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Mu Ramen
Photograph: Paul Wagtouicz

The 12 best ramen restaurants in NYC

Find tonkotsu temples and modern mazemen outfits among the absolute best bowls of ramen in NYC

Amber Sutherland-Namako
Written by
Bao Ong
&
Amber Sutherland-Namako
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Between exclusive sushi counters and comfort-food dishes, NYC has some of the best Japanese food in the country. If you add our abundance of slurpable noodle destinations to the mix, that “some of” practically flies out the window. Seek NYC’s best ramen and you’ll find top-notch spots with icon status, modern fusion newcomers and beloved neighborhood destinations citywide.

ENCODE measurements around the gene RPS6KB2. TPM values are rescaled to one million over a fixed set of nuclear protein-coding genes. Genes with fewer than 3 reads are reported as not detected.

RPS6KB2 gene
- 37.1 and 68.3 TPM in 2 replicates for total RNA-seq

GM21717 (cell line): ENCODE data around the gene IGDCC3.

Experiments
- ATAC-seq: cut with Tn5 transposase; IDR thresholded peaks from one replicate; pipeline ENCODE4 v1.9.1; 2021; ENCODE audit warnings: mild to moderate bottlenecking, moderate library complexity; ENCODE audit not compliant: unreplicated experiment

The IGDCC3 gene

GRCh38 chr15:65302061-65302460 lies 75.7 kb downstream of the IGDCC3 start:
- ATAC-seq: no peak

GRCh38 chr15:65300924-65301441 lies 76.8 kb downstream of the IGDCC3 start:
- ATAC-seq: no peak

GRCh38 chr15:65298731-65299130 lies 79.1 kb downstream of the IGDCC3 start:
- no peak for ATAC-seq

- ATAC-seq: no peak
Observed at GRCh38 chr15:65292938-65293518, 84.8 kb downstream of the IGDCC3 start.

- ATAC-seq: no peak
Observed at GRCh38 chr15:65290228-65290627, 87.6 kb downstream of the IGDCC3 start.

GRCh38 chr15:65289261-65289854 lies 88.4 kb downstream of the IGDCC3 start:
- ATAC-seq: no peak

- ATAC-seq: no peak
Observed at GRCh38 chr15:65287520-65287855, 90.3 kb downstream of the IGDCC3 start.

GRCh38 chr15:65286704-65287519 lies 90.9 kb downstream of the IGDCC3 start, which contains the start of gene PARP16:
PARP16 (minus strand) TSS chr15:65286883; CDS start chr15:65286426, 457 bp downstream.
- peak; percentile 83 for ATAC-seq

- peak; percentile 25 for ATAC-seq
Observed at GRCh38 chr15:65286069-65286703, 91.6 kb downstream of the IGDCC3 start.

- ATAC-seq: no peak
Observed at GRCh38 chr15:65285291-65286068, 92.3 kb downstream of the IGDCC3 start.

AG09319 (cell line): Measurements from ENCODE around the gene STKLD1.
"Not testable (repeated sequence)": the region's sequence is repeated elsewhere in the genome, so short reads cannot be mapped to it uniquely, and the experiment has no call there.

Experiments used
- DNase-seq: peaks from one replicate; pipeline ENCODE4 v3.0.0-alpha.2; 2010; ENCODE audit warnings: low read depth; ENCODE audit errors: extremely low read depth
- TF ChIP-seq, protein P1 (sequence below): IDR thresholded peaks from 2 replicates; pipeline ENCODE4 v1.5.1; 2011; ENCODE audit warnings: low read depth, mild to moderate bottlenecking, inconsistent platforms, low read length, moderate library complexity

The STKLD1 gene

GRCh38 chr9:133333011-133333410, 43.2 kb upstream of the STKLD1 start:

RECOMMENDED: Full guide to the best restaurants in NYC

A ramen joint we love so much that we welcomed it into Time Out Market

  • Restaurants
  • Japanese
  • DUMBO

You know the ramen is special when it garners a Michelin star in the city that specializes in bowls of toothsome noodles. Takatoshi Nagara, the head chef behind the lauded Bigiya Ramen in Tokyo, and his friend Takayuki Watanabe brought their acclaimed Japanese noodle soup to the Lower East Side with the opening of Mr. Taka in 2015. You can still see lines stretching out the door today, and with good reason. Now this Dumbo incarnation at Time Out Market is where we’ll be happily slurping up the miso ramen or the equally flavorful Taka vegan bowl. While you are here, make sure to order some gyoza for the communal table.

 

Best ramen in NYC

  • Restaurants
  • Japanese
  • Lower East Side
  • price 2 of 4